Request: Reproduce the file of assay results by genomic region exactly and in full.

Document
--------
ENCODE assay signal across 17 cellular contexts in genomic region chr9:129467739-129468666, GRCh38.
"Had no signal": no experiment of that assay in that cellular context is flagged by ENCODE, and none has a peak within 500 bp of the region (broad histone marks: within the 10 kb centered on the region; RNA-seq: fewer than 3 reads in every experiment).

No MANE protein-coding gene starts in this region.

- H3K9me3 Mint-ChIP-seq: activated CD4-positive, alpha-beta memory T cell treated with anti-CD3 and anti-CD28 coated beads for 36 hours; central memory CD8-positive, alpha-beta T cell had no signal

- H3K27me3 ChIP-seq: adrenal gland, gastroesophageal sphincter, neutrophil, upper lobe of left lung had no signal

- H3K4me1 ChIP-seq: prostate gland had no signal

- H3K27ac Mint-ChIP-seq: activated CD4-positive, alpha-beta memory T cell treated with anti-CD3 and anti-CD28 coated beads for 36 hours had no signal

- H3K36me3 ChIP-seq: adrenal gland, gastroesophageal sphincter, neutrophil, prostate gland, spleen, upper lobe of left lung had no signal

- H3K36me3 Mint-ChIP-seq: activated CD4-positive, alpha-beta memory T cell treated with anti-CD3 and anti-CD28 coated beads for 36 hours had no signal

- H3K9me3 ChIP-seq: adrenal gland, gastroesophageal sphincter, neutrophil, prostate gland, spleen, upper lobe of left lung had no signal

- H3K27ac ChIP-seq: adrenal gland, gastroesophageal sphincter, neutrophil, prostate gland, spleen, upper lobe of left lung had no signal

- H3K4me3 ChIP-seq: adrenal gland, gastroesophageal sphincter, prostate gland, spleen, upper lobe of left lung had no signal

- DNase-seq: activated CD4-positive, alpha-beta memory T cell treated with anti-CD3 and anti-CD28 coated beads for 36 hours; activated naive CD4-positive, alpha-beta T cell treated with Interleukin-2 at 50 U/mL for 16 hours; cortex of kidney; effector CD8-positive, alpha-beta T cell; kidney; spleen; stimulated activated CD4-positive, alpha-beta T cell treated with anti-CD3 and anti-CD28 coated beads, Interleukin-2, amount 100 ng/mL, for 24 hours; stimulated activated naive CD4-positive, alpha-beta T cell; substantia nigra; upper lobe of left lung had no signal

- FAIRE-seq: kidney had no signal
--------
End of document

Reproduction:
ENCODE assay signal across 17 cellular contexts in genomic region chr9:129467739-129468666, GRCh38.
"Had no signal": no experiment of that assay in that cellular context is flagged by ENCODE, and none has a peak within 500 bp of the region (broad histone marks: within the 10 kb centered on the region; RNA-seq: fewer than 3 reads in every experiment).

No MANE protein-coding gene starts in this region.

- H3K9me3 Mint-ChIP-seq: activated CD4-positive, alpha-beta memory T cell treated with anti-CD3 and anti-CD28 coated beads for 36 hours; central memory CD8-positive, alpha-beta T cell had no signal

- H3K27me3 ChIP-seq: adrenal gland, gastroesophageal sphincter, neutrophil, upper lobe of left lung had no signal

- H3K4me1 ChIP-seq: prostate gland had no signal

- H3K27ac Mint-ChIP-seq: activated CD4-positive, alpha-beta memory T cell treated with anti-CD3 and anti-CD28 coated beads for 36 hours had no signal

- H3K36me3 ChIP-seq: adrenal gland, gastroesophageal sphincter, neutrophil, prostate gland, spleen, upper lobe of left lung had no signal

- H3K36me3 Mint-ChIP-seq: activated CD4-positive, alpha-beta memory T cell treated with anti-CD3 and anti-CD28 coated beads for 36 hours had no signal

- H3K9me3 ChIP-seq: adrenal gland, gastroesophageal sphincter, neutrophil, prostate gland, spleen, upper lobe of left lung had no signal

- H3K27ac ChIP-seq: adrenal gland, gastroesophageal sphincter, neutrophil, prostate gland, spleen, upper lobe of left lung had no signal

- H3K4me3 ChIP-seq: adrenal gland, gastroesophageal sphincter, prostate gland, spleen, upper lobe of left lung had no signal

- DNase-seq: activated CD4-positive, alpha-beta memory T cell treated with anti-CD3 and anti-CD28 coated beads for 36 hours; activated naive CD4-positive, alpha-beta T cell treated with Interleukin-2 at 50 U/mL for 16 hours; cortex of kidney; effector CD8-positive, alpha-beta T cell; kidney; spleen; stimulated activated CD4-positive, alpha-beta T cell treated with anti-CD3 and anti-CD28 coated beads, Interleukin-2, amount 100 ng/mL, for 24 hours; stimulated activated naive CD4-positive, alpha-beta T cell; substantia nigra; upper lobe of left lung had no signal

- FAIRE-seq: kidney had no signal